When Lindison Webb first delivered about 1,500 pounds of supplies to the Navajo Nation in May, it was the volunteers’ reactions that told him he needed to do more.
“There was a shock and awe for the contribution,” said Webb, himself a member of the Navajo Nation. “Someone said it was the largest contribution anybody had made, which for me, was bothering.”
Webb has traveled hundreds of miles gathering essential supplies for the tribe because of his family: their experiences seeing the worst of the coronavirus and their tradition of giving back.
The Navajo Nation has experienced one of the worst coronavirus outbreaks so far, and the tribal government has responded by imposing curfews and shutting down daily life. Tribal members struggled to get necessary supplies, prompting widespread relief efforts. Webb’s travels brought him to Southwest Colorado last week for a special delivery of Bluebird flour, a favorite for making fry bread.
“The need is huge, given the amount of impact there has been both personally and to the tribe at large,” Webb said. “It’s a compelling drive for me to do it. There’s also a tribal piece for me – to help my lineage, my people.”
About 400 Navajo tribal members had died from the virus as of Thursday. Because some residents do not have running water, electricity or a nearby grocery store, supplies have been both needed and difficult to access.
The reservation, about the size of West Virginia, spans three states, Utah, Arizona and New Mexico. Webb has traveled from Utah to Colorado, Arizona and back to Utah to gather supplies. He has delivered 5,000 to 6,000 pounds of essential materials, such as water, nonperishable food items, cleaning supplies and hygiene products, to Kaibeto and Page, Arizona. He raised about $7,600 through a GoFundMe to support the effort.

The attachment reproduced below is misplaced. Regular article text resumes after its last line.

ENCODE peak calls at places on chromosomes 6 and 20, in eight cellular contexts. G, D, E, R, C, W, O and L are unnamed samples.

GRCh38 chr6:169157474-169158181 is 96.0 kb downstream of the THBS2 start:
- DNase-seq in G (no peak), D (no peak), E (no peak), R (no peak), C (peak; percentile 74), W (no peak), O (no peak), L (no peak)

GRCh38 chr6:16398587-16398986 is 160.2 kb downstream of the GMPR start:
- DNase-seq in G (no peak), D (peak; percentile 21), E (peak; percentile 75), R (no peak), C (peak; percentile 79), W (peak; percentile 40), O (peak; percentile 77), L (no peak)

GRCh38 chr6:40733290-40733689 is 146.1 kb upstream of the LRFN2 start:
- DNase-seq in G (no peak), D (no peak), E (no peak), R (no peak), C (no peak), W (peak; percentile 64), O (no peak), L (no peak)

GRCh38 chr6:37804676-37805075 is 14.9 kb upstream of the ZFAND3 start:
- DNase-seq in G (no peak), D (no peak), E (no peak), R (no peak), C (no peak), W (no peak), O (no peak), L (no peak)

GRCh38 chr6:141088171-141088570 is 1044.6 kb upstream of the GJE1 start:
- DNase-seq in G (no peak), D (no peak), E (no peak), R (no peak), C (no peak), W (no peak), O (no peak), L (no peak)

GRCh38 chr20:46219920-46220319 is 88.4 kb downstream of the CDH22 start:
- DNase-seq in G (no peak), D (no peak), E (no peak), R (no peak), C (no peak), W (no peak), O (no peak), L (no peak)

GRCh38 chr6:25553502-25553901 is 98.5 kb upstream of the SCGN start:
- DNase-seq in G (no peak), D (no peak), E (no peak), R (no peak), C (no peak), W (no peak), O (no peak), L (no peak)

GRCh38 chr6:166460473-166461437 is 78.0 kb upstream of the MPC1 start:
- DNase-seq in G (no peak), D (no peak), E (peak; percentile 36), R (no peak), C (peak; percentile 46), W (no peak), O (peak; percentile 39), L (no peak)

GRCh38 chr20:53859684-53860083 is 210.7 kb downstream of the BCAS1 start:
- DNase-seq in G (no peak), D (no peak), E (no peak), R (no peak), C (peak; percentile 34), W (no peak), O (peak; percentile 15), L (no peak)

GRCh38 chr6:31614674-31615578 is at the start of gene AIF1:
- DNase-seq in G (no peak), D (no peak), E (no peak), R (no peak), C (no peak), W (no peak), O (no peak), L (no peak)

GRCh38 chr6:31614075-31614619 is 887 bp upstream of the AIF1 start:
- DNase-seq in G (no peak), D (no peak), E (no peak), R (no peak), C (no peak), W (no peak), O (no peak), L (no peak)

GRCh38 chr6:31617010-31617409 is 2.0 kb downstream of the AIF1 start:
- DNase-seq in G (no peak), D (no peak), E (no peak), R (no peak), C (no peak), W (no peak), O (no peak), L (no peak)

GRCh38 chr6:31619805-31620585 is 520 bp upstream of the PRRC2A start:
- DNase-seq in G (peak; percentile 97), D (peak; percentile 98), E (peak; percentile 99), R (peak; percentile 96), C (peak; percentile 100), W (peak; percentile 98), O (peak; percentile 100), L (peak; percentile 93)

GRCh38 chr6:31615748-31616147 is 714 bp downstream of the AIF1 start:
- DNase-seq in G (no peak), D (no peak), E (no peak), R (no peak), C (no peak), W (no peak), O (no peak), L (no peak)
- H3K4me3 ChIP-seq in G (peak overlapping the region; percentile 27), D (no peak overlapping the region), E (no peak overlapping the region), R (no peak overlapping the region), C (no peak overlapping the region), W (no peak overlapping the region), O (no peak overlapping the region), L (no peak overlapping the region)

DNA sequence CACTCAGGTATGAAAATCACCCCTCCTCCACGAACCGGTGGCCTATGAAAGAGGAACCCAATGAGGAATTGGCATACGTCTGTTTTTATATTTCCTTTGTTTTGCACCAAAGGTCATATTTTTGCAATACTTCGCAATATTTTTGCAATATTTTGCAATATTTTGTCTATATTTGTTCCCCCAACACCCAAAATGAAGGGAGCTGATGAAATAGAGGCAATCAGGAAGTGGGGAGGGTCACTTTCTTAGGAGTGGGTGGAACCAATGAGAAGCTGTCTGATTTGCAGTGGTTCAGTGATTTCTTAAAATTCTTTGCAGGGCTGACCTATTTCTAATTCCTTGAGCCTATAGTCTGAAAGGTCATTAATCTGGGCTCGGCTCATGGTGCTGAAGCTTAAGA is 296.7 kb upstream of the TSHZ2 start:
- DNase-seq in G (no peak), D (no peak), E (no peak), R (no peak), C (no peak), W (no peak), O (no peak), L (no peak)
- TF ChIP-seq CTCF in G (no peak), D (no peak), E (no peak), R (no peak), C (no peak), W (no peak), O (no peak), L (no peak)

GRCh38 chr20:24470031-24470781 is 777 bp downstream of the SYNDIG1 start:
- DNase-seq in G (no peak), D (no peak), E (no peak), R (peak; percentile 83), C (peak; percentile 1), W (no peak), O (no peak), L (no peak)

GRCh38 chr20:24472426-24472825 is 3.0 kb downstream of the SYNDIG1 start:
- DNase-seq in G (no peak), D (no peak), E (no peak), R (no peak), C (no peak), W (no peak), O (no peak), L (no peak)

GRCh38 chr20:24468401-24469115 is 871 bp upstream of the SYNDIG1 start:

He decided to make an 800-mile trip to get Bluebird Flour, made by Cortez Milling Co., after hearing “Grandma doesn’t like this flour. Grandma only likes Bluebird Flour,” from community members, Webb said.
Bluebird Flour is popular among Navajo customers because its unique elasticity makes it perfect for fry bread. Webb contacted Cortez Milling, which offered a wholesale price, and last week, Webb delivered 1,000 pounds to the Kaibeto COVID Relief Group.
“It’s hard to find donors like Mr. Webb to drive hundreds and hundreds of miles to find something to donate, and actually come out and deliver it,” said Nelson Dayzie, a Navajo Nation member and Kaibeto distribution volunteer. “We would not be doing what we’re doing ... without any of those donations, including Mr. Webb’s.”
In honor of familySome people in his community in Cedar City, Utah, still doubt the virus is real, Webb said. But for his community, the virus’ impact has been pervasive.
“My teacher wanted to hug me, but she said, ‘I don’t want to hug you because I don’t want to kill you,’” Webb said, after seeing his former teacher volunteering at a distribution point.
Webb’s aunt died from the COVID-19, as did his cousins, the Thinn sisters, two public servants who died days apart from the disease.
His sister was treated for COVID-19 at Mercy Regional Medical Center. She later told Webb that 10 days into her treatment, the doctors considered stopping her ventilator treatment, Webb said.
“The psychological impact has been heavy for her and for me, as I continue to piece more and more of what happened together,” Webb said.
Webb wanted to help support community members in need, motivated by family members who set an example of giving back, like his father, Sam Webb, a councilman for the Ts’a Bii Kin Chapter, and his great-grandfather, Preston Scott, a former vice chairman of the Navajo Nation. That legacy might continue with Webb’s daughter, who often joins him on supply runs.
“All this terrible stuff that’s happening ... maybe a good outcome is that we go back to that structure of spending that time with family that sometimes we neglect,” Webb said.